§ The Gemara relates that Rav Naḥman found Rav Adda bar Ahava affixing strings to a garment and reciting the blessing that concludes: To prepare ritual fringes [tzitzit]. Rav Naḥman said to Rav Adda bar Ahava: What is this tzitzi sound that I hear? This is what Rav says: Ritual fringes do not require a blessing when one attaches them to the garment.

With regard to this statement of Rav, the Gemara relates that when Rav Huna died, Rav Ḥisda went into the study hall to raise a contradiction from one statement of Rav to another statement of Rav, as follows: Did Rav actually say that ritual fringes do not require a blessing when one attaches them to the garment? But doesn’t Rav Yehuda say that Rav says: From where is it derived that ritual fringes attached by a gentile are unfit? It is derived from a verse, as it is stated: “Speak unto the children of Israel and command them that they prepare for themselves strings” (Numbers 15:38). The Sages derive from here that the children of Israel shall prepare ritual fringes, but the gentiles shall not prepare ritual fringes.

The Gemara asks: But what is the contradiction between these two statements of Rav? Rav Yosef said: Rav Ḥisda held that in the case of any mitzva for which the necessary item is fit when produced by a gentile, if it is produced by a Jew, he does not need to recite a blessing. Conversely, any mitzva for which the necessary item is unfit when produced by a gentile, if it is produced by a Jew, he needs to recite a blessing when he produces the item.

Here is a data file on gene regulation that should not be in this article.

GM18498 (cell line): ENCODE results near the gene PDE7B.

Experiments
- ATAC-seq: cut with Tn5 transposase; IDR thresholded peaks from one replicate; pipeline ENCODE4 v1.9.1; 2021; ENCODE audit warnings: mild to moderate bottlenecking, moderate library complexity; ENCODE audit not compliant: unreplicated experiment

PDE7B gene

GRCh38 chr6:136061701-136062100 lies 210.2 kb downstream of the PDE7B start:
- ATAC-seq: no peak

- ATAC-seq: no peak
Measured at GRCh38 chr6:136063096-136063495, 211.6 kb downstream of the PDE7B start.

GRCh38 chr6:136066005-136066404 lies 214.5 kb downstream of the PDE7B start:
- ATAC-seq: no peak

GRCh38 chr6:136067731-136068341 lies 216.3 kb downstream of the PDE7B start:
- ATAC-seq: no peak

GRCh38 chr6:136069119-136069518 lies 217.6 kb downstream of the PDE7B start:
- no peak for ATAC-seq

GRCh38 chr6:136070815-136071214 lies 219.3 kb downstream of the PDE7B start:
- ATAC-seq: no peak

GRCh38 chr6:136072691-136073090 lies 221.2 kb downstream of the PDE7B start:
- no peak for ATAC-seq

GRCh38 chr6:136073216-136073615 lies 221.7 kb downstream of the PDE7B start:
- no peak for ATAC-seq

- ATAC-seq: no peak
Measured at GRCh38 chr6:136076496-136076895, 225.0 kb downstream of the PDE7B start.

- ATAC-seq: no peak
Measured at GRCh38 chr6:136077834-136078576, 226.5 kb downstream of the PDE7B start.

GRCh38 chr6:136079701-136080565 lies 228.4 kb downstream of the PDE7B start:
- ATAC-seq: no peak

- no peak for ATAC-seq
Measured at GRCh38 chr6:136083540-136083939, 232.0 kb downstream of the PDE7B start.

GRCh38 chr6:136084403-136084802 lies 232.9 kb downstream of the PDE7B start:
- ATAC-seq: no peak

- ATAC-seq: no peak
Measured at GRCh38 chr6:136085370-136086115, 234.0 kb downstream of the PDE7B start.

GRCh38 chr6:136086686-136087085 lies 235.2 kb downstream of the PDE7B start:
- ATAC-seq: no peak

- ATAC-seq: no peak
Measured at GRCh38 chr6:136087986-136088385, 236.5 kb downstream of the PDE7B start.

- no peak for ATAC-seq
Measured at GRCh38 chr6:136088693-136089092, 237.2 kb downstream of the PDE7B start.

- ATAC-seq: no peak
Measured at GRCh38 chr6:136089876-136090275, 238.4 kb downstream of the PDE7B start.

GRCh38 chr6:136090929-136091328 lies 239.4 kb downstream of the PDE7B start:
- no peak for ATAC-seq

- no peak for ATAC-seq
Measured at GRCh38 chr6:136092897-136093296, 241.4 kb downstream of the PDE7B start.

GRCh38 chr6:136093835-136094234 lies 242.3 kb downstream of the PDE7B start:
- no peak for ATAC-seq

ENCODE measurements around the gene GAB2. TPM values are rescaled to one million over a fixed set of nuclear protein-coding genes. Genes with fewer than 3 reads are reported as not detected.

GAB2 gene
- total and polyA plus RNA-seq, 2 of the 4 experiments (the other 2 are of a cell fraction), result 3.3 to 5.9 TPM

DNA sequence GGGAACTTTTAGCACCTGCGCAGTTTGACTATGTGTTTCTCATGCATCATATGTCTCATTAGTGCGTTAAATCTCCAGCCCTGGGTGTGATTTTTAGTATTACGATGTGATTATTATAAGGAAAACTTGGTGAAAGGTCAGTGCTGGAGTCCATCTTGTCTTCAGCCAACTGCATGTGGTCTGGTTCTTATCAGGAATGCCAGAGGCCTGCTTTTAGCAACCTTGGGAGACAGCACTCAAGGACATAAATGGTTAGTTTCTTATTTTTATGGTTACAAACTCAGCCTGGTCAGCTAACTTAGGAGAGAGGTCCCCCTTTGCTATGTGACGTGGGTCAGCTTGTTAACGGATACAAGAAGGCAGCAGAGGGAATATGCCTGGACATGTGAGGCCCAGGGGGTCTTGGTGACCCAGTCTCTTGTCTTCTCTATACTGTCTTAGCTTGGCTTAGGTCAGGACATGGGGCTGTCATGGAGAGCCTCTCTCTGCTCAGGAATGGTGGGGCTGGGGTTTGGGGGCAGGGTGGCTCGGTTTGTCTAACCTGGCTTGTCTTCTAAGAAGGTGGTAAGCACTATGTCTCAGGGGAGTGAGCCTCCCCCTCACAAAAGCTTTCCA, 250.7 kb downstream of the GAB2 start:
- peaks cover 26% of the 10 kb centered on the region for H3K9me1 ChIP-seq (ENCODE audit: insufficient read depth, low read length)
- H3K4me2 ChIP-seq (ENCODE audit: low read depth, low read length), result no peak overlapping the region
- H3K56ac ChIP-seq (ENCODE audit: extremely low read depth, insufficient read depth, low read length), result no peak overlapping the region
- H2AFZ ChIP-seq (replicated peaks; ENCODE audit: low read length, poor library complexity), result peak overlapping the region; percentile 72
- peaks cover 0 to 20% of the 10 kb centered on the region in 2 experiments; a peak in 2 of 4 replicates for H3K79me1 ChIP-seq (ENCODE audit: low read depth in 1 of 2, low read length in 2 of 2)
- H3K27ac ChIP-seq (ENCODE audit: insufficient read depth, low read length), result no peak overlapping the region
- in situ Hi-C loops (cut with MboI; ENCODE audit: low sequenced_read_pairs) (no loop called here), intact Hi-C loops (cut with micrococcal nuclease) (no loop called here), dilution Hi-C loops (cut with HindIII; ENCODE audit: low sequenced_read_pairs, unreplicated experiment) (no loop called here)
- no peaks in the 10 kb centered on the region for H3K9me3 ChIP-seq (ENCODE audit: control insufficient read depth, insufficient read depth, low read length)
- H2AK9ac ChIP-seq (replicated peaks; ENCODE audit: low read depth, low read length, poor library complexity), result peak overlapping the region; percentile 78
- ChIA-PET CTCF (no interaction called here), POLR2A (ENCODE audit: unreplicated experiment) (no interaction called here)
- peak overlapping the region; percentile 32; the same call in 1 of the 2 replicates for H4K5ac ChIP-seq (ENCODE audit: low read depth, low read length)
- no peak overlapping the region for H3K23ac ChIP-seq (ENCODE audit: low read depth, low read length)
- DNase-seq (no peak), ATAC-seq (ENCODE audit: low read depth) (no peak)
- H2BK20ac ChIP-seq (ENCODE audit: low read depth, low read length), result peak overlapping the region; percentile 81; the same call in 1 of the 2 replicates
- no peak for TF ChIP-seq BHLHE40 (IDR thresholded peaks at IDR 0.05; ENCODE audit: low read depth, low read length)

The Gemara asks: And is this an established principle? But what about circumcision, which is valid if performed by a gentile, as it is taught in a baraita: In a city in which there is no Jewish physician, and in which there is an Aramean, i.e., a gentile, physician and a Samaritan physician, it is preferable that the Aramean circumcise the Jewish boys of the city and the Samaritan not circumcise them; this is the statement of Rabbi Meir. Rabbi Yehuda says: It is preferable that the Samaritan circumcise the boys and the Aramean not circumcise them. Nevertheless, all agree that a circumcision performed by a gentile is valid.

And despite the fact that circumcision performed by a gentile is valid, when it is performed by a Jew, he must recite a blessing, as the Master said: The one who circumcises a child says: Blessed are You, Lord our God, King of the universe, Who has sanctified us through His mitzvot and has commanded us concerning circumcision.